Nicola Hopewell: “I’m so happy. I feel like it is a massive weight that’s been lifted off my shoulders.”
The black eye and the thick lip that greeted me over Zoom couldn’t wipe the smile off a relieved but extremely happy Nicola Hopewell. The scars of battle are a badge of honour knowing that a career that has been put on hold since October 2021 is about to enter the next stage. With finally, getting her application for a licence to box under the British Boxing Board of Control, Hopewell is ready to go. At the time of writing, the only issue is when.
The application process has dragged on for the last few months. It always seemed to be next week she would hear something definitively. But the news she craved never seemed to come. But finally, the email arrived:
“I’m so happy. I feel like it is a massive weight that’s been lifted off my shoulders.”
Week after week, a deadline passed without reward. There was always seemingly a Bank Holiday to get in the way, or the required people to sign the medical off were in meetings or had just been missed. Hopewell just wanted to know either way. There is no doubt it has been extremely stressful, thoughts of an impending rejection born out of paranoid thoughts must have been there many times. The Worksop super-flyweight just told me she wanted the process to be concluded:
“It’s been like a rollercoaster. My emotions have been up and down. I’m not a quitter, but it got to some points where I kept being told it was next week, and I thought when is it going to end. I just wanted a straight yes or no. But I think I have done pretty good motivation-wise. I’ve been working harder than ever and I don’t know where I’ve got all this motivation from.”
The email of joy came in the morning before the short 30-minute drive to Sheffield to spar with some of the elite talent on Team GB. A little accidental headbutt and a nice little right hand had caused the facial wounds visible over Zoom. But overall, the sparring session was more than worth the visit. Even with a lacking for sparring minutes, Hopewell showed her pedigree and what is to come:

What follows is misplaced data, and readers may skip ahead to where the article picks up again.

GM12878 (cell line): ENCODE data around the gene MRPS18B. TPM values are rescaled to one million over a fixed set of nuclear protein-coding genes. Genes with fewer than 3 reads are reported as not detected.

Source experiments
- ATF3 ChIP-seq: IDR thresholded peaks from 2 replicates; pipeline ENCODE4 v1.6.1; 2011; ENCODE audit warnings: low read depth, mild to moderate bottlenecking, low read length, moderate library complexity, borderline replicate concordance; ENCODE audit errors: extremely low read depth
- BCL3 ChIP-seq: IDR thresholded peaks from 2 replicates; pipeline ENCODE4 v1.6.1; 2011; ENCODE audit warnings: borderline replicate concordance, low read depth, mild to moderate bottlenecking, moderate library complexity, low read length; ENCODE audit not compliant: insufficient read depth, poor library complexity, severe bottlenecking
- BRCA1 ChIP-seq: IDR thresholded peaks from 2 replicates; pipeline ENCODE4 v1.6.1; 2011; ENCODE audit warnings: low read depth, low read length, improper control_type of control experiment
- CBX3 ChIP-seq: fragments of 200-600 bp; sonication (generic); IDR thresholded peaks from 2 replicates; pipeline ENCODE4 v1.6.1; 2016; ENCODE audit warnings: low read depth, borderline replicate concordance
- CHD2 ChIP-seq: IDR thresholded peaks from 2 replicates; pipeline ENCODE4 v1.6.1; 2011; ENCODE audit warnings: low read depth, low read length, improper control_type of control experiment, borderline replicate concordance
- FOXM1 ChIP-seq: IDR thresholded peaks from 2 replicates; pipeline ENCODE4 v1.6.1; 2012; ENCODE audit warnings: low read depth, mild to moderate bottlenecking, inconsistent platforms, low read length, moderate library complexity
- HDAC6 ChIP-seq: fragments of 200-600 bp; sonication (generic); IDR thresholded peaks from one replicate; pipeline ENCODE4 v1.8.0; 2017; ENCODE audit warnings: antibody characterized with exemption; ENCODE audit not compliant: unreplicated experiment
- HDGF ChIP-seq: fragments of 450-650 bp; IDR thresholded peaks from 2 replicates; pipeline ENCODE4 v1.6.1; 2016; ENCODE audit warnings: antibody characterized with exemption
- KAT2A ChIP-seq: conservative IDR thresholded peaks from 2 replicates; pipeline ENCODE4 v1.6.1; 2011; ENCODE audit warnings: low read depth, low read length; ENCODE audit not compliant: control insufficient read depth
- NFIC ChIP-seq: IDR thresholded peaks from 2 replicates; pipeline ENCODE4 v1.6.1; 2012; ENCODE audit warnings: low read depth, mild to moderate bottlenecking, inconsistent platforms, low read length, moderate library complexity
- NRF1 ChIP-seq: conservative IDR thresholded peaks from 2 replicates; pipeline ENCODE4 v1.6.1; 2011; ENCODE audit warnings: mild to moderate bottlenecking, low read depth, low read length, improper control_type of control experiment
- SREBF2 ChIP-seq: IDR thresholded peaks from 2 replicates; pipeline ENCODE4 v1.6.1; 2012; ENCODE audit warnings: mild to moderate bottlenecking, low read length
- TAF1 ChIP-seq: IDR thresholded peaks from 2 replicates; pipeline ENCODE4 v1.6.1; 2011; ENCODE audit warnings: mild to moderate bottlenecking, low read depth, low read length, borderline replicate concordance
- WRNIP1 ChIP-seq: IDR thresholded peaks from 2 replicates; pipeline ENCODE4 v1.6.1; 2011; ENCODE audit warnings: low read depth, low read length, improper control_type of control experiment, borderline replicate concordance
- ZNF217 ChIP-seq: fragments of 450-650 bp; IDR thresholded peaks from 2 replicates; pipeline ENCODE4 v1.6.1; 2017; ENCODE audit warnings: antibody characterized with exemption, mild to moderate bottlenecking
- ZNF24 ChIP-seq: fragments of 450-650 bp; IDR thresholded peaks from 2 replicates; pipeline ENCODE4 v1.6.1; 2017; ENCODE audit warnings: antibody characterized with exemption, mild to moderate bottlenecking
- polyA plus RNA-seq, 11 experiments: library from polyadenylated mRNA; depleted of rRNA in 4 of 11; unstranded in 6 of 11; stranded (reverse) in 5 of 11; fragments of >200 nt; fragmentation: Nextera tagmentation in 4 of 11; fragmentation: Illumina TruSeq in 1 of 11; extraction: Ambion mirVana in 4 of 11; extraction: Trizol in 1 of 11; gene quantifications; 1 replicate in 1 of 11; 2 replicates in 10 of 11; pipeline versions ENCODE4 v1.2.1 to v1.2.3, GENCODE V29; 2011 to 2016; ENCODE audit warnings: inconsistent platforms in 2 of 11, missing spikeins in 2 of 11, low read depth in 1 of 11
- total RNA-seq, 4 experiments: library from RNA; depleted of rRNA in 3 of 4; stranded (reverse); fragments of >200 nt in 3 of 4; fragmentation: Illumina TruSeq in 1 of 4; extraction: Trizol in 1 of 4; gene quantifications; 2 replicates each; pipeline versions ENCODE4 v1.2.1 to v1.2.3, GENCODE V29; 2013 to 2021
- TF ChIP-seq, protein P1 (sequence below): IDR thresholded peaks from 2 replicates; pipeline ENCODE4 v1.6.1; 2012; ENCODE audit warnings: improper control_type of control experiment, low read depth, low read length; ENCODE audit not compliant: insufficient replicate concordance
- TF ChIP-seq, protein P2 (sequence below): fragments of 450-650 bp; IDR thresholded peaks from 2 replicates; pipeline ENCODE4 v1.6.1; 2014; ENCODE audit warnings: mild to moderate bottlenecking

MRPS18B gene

“They couldn’t believe it was my first spar since March. And they said I didn’t look out of place in there. They said I can go back any time because it is good for these girls as well as me. They said the Team GB girls would benefit just as much as I would.”
Training under Gil White in nearby Dinnington and managed by Joe Elfidh, Hopewell seems in safe hands. With an emphasis on learning rather than endless pointless sparring, the open invitation to Team GB will no doubt be used frequently as the Hopewell career advances:
“They want me sparring really good amateurs or pro’s my weight. They don’t want me sparring unlicensed fighters or anything like that. They want good quality sparring for me, so when I do spar I will learn something and not just spar and I don’t get anything out of it.”
There is a myth about Hopewell, that her career consists of just a handful of fights under the BIBA banner. But the amateur career was solid enough to catch the attention of Team GB. Make no mistake, Hopewell should have had her chance in Sheffield. Another story for another day. But the resume is strong, and more than gives hope for an exciting journey in her new boxing world:
“I had 32 amateur fights, winning 23. I lost to Lisa Whiteside and Tori-Ellis Willetts in the Elite National ABA Semi-Finals. I lost in three semi-finals to Team GB girls. But I’ve beaten the likes of Maisey Rose Courtney, Nicole Goldsmith, Stevie Pitt and Jade Ashmore.”
With the nature of her sport and the lack of depth in her weight division, and the talent Hopewell possesses, the Worksop fighter will likely be moved very quickly. In the short term, the plan is to stay busy and get as much experience as possible, before looking to bigger things next year:
“I want to move quite fast. But I want a few fights to get me back into it and get some of the ring rust off because I haven’t boxed since October. But I’d like to get three fights in this year if possible.”
Despite the delay to start her professional career proper, Hopewell is still only 30 and has plenty of time to find her feet and develop toward the expected big things in 2023 and beyond. There was plenty of demand for her signature on a professional contract, but Hopewell has stayed local and where she feels most comfortable and valued. Many in the sport rate Hopewell extremely highly, and now she is in the right place in many ways, we will get to find out just how good she really is.